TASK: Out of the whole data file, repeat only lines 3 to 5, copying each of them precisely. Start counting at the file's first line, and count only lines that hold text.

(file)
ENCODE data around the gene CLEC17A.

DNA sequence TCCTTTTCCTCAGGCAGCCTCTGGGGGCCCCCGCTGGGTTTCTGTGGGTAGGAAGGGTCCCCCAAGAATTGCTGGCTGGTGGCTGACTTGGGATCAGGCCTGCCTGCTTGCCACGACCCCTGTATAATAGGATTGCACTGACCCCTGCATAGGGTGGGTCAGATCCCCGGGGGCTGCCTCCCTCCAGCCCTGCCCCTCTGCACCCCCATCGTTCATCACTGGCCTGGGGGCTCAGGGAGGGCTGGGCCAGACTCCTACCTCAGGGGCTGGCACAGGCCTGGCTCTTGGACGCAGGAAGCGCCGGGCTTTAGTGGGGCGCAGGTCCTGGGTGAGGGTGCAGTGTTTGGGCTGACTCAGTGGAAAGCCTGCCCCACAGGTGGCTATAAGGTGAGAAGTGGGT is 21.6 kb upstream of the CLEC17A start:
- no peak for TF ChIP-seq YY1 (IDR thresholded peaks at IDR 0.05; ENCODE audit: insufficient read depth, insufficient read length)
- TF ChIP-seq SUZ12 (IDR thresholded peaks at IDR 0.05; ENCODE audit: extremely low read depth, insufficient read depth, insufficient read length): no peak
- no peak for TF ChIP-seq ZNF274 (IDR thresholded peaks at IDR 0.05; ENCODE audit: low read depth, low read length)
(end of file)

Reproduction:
- no peak for TF ChIP-seq YY1 (IDR thresholded peaks at IDR 0.05; ENCODE audit: insufficient read depth, insufficient read length)
- TF ChIP-seq SUZ12 (IDR thresholded peaks at IDR 0.05; ENCODE audit: extremely low read depth, insufficient read depth, insufficient read length): no peak
- no peak for TF ChIP-seq ZNF274 (IDR thresholded peaks at IDR 0.05; ENCODE audit: low read depth, low read length)